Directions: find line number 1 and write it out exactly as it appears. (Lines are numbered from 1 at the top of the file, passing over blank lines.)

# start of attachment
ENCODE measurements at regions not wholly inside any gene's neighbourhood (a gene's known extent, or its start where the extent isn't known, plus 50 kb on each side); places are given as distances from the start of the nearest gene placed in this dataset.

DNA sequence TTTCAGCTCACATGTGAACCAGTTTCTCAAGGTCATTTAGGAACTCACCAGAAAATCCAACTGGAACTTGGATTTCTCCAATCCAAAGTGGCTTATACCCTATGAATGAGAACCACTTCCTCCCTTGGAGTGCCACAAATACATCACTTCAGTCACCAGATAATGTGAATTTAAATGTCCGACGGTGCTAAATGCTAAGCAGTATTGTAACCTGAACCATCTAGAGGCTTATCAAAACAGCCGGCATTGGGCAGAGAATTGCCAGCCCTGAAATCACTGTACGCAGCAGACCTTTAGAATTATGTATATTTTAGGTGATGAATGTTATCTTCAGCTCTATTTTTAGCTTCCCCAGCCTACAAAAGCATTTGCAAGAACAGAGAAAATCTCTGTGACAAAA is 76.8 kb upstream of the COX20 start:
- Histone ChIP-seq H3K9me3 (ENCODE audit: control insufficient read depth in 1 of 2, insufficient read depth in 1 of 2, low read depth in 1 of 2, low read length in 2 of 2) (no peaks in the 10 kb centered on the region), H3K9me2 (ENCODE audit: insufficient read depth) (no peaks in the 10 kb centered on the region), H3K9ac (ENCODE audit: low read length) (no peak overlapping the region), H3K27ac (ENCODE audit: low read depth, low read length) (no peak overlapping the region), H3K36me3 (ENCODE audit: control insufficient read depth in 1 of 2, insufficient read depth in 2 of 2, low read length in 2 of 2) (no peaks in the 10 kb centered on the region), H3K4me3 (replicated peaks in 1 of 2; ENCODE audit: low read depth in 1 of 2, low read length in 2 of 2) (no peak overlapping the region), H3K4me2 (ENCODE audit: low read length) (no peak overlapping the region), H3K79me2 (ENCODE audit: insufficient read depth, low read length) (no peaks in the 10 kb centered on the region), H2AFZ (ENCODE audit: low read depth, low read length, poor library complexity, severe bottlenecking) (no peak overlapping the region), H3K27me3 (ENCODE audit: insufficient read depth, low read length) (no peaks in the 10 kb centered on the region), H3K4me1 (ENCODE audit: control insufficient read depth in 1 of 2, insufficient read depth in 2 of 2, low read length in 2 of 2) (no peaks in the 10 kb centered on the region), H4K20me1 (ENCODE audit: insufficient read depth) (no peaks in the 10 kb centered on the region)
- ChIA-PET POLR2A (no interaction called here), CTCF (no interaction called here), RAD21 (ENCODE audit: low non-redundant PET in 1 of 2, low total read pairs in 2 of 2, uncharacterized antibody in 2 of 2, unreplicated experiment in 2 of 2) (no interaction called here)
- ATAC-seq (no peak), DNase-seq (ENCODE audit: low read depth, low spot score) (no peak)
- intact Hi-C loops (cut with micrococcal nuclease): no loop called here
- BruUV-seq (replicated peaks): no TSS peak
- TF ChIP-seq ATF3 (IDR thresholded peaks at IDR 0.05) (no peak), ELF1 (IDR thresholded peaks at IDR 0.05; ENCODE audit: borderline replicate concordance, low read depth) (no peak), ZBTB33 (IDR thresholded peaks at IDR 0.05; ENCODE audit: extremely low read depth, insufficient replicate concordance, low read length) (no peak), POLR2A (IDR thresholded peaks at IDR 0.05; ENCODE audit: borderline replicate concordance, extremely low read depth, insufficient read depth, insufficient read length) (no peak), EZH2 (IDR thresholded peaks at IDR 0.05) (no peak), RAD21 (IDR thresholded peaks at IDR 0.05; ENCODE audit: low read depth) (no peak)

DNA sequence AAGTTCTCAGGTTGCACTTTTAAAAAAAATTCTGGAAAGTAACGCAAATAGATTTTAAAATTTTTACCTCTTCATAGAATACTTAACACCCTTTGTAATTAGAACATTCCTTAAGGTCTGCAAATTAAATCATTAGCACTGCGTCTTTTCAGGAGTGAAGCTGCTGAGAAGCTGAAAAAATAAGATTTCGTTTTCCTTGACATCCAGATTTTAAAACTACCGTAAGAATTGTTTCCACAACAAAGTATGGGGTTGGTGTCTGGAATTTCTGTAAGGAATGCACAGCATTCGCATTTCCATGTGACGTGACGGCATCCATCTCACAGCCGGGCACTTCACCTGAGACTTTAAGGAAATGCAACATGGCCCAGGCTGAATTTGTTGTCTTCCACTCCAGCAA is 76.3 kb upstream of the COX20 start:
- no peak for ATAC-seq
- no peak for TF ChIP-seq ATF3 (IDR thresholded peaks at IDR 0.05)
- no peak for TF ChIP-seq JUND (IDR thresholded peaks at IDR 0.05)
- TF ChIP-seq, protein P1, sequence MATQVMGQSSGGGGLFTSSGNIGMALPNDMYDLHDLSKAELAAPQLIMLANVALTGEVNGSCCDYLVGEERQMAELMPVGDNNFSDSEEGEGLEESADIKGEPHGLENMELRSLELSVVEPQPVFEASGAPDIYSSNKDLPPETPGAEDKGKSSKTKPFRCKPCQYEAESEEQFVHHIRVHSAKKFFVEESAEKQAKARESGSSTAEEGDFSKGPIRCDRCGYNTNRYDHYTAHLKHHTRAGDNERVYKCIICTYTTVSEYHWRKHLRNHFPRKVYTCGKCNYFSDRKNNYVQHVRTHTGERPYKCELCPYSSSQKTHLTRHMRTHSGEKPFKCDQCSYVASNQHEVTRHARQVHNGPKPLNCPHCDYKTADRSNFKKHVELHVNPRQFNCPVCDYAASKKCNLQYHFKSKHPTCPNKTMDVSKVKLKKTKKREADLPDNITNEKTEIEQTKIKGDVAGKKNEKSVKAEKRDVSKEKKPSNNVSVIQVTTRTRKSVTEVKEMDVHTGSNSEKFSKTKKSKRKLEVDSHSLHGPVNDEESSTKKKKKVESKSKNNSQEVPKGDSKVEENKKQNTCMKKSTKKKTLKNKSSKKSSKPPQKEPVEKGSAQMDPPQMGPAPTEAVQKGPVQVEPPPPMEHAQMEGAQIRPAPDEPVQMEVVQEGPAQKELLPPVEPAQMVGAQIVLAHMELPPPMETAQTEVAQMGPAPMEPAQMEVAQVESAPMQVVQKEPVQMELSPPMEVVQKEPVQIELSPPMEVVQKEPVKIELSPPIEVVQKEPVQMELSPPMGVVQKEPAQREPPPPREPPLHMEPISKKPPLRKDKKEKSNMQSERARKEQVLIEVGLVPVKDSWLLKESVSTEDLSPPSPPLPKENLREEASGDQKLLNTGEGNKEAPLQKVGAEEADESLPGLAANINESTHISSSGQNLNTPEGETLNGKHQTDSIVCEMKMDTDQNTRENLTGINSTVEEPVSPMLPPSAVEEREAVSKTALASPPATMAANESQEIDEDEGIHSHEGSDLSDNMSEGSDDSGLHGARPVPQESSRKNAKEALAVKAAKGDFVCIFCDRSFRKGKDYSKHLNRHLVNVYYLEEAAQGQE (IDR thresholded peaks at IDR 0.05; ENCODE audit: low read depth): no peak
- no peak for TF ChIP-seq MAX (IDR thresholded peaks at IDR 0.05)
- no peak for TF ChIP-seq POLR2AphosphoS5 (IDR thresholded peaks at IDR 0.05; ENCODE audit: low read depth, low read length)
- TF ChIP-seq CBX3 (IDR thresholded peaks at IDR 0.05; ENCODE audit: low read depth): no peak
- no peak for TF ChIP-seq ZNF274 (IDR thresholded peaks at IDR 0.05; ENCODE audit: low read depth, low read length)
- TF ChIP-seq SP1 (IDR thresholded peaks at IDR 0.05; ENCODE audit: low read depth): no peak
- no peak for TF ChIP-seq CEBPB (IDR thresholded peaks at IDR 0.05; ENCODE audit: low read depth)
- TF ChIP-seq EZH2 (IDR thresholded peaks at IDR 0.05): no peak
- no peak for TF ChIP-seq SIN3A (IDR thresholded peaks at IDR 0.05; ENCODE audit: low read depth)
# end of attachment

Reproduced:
ENCODE measurements at regions not wholly inside any gene's neighbourhood (a gene's known extent, or its start where the extent isn't known, plus 50 kb on each side); places are given as distances from the start of the nearest gene placed in this dataset.